What is carbon capture and storage?
Carbon capture and storage (CCS) is a process where this CO₂ is captured, compressed into a liquid and then stored in natural, underground reservoirs.
CCS is done to reduce greenhouse gas emissions, which accelerate climate change and global warming.
How is CO₂ captured and stored?
CO2 is generally captured from point-source emitters, such as electricity generation plants or large-scale processing plants (e.g. natural gas, fertiliser, steel or cement plants). Capture is achieved by a range of processes, such as using chemical sorbents, solvents and various types of membranes to separate CO2 from emission gases. The CO2 is then moved by ship or pipeline to an appropriate storage site, where the compressed CO2 is injected into a suitable geological structure (see diagrams below). The CO2 is stored as a liquid (supercritical phase) because it is denser and therefore more efficient to store than gas.
Reservoirs used for storage are typically at depths of 800 m or more underground and are usually in porous rocks such as sandstone overlain by a mudstone layer that seals in the CO2. The pore space in the reservoirs is normally filled with salty water (see 1 in the diagram). A variety of long-term monitoring systems, called monitoring and verification (M&V) technologies, are applied to ensure the safety and security of the stored CO2 for a long period of time.
Another option is to inject the CO2 into depleted oil or gas fields (see 4 in the diagram). Sometimes CO2 is injected into underground reservoirs to enhance or increase the recovery of oil (3 in the diagram), because the liquid CO2 flushes out oil that would otherwise remain trapped in small pore spaces underground. Typically, less than 50% of the oil in a discovery is recovered, but enhanced oil recovery (EOR) can sometimes increase this to 80-90%. EOR means more efficient use of known resources, reduced need for additional exploration and permanent storage of CO2.
Which parts of the world are using CCS?
To date, CCS has mainly been used in Europe, the USA, Australia and Asia, with a combined total of 28 operating commercial facilities. The first CCS plant, in Texas, USA, was operational in 1972. Since then, CCS has been used primarily to reduce emissions in natural gas processing facilities. However, only two of the facilities were capturing CO₂ from power generation in 2021 due to the large capital cost for capture facilities, issues with scaling up new capture technologies, concerns over safety and the lack of well-defined regulations. Currently, more than half of the 37 commercial facilities in construction or under development worldwide are for power generation and there is a growing global acknowledgment of the need to dramatically increase deployment of new power generation plants with CCS.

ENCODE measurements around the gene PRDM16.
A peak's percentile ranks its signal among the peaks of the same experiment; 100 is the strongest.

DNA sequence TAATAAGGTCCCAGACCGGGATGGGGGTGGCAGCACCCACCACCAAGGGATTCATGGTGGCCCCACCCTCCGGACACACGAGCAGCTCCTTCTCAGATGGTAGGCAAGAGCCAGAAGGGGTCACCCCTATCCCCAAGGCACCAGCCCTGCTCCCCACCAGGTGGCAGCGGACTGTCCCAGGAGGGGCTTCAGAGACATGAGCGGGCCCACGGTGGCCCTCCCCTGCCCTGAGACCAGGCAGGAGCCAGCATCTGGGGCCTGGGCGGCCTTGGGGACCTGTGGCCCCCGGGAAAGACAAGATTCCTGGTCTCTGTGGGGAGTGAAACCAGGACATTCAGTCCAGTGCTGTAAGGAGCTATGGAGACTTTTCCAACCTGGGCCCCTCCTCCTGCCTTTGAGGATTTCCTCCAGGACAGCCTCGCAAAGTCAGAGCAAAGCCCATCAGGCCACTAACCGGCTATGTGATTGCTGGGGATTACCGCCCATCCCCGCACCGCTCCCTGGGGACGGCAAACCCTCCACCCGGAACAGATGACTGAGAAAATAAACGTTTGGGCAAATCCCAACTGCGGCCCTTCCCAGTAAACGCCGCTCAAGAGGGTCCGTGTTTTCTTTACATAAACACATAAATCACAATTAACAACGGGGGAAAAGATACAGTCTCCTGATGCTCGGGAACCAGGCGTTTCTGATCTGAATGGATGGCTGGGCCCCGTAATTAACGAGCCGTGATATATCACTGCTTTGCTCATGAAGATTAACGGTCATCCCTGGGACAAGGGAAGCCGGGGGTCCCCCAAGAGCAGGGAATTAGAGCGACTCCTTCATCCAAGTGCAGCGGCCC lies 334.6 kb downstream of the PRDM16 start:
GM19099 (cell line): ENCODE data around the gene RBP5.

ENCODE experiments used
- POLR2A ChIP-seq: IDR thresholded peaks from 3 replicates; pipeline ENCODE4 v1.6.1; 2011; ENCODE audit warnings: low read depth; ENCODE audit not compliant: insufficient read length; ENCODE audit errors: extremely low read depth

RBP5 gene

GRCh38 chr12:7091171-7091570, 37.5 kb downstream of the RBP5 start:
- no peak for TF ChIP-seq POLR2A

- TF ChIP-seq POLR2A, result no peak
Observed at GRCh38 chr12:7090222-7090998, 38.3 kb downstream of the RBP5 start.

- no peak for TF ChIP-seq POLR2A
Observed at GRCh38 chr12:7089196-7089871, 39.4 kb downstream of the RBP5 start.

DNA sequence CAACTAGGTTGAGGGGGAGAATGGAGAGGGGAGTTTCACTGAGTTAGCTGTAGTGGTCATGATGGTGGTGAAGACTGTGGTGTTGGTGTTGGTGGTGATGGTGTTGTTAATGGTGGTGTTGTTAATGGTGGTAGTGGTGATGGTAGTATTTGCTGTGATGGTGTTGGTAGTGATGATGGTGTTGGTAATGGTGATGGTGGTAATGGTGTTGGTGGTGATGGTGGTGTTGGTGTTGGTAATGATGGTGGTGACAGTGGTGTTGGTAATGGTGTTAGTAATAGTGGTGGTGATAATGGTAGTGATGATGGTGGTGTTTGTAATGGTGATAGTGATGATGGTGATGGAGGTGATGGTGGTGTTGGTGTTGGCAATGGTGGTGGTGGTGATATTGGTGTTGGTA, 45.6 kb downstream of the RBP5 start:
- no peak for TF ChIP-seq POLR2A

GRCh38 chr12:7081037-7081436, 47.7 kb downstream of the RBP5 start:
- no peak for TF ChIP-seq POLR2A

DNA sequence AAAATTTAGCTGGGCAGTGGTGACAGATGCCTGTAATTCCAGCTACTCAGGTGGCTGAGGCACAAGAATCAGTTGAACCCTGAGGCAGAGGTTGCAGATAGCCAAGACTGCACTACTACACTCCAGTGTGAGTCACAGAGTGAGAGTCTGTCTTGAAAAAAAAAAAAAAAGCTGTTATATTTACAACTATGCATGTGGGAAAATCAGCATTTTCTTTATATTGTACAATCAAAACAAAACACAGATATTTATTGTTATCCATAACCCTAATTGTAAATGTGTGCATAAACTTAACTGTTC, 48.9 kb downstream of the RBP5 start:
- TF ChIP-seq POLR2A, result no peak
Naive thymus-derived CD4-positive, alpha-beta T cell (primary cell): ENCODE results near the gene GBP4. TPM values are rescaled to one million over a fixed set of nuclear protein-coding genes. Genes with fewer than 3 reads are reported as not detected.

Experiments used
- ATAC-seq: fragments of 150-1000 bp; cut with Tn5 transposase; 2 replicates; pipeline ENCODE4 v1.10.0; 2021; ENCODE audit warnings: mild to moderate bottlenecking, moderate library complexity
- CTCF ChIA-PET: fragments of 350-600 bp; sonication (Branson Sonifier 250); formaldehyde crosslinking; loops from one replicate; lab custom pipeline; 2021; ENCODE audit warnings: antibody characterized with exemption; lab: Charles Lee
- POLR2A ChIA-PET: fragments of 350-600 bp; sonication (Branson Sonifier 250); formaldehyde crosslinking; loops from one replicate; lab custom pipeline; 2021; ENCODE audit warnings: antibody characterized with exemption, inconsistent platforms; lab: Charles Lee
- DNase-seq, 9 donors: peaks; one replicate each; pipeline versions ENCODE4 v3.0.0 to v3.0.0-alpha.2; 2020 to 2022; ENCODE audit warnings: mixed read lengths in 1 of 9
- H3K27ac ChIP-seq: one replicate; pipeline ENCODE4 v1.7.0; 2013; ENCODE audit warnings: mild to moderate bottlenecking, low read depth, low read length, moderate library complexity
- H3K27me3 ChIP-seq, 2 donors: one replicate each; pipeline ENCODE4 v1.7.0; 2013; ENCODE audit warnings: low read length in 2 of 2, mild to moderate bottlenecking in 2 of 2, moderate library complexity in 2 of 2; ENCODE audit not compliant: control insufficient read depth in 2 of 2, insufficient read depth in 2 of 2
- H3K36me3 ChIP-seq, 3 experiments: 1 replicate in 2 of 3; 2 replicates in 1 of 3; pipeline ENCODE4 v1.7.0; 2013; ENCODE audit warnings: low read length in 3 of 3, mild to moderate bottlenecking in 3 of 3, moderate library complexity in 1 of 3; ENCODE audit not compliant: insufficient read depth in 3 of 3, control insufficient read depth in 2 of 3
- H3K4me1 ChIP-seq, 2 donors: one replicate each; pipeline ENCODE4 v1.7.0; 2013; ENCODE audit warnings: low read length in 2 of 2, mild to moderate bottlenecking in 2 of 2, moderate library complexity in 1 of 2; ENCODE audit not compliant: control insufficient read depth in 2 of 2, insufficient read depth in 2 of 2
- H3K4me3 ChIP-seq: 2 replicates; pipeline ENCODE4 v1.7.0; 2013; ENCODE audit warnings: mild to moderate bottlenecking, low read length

A range of approaches will be required to reduce global warming. Human-made emissions must be reduced drastically over the next few years if we want to reduce the risk of having extreme climate events and a significant rise in sea level. Other countries, such as the USA, have focused on substituting gas for coal in power stations (an example of ‘fuel switching’), which can halve emissions even without CCS.
Why is CCS so important?
CCS has been proposed as a key technology to reduce global greenhouse gas emissions from fossil fuel power plants. It is also considered an important tool to enable countries to meet targets aimed at limiting global warming. In addition to energy generation from fossil fuels or biofuels, CCS can be applied to industrial processes that emit greenhouse gases, such as natural gas processing; hydrogen, cement, steel and aluminium production; and chemical manufacturing processes. It also provides an opportunity for developing nations to meet their increasing energy demand without the associated increase in greenhouse gas emissions.
Aotearoa New Zealand has a unique emissions profile, dominated by agriculture and transport, with plans to phase out fossil fuel power generation by 2035. That means the opportunities for CCS in New Zealand are limited, particularly since retrofitting the capture of CO2 on existing plants is expensive. However, it does make sense to consider carbon capture technology associated with any new industrial development, potentially as a cluster or group of industries feeding CO2 into a national storage facility. A future energy strategy might include CCS with bioenergy generation (BECCS) or capturing CO2 directly from the atmosphere (direct air capture — DAC).
Geological storage also provides opportunities related to the underground storage of green hydrogen(external link) and the use of stored compressed air much like a large battery, as well as providing a key mitigation strategy during the transition to zero-carbon.
Will storing CO2 be enough to reduce emissions?
About 40 megatonnes (Mt) of CO2 are stored each year in CCS projects around the world. As an indication of what might be required, in their Sustainable Development Scenario (SDS), the IEA’s World Energy Outlook 2019 suggests the amount of CO2 captured and permanently stored each year needs to reach 2,800 Mt by 2050. Achieving this goal would require a doubling of global CCS capacity every five years from now through to 2050.
However, carbon capture and storage is only one tool available for reducing greenhouse gas emissions. The easiest and fastest approach is to use less fuel through conservation and efficiency. Transitioning to renewables such as geothermal, hydro and wind are also important and New Zealand is in the fortunate position of already utilising several renewable resources (our electricity generation, for example, is generally 80-85% renewable).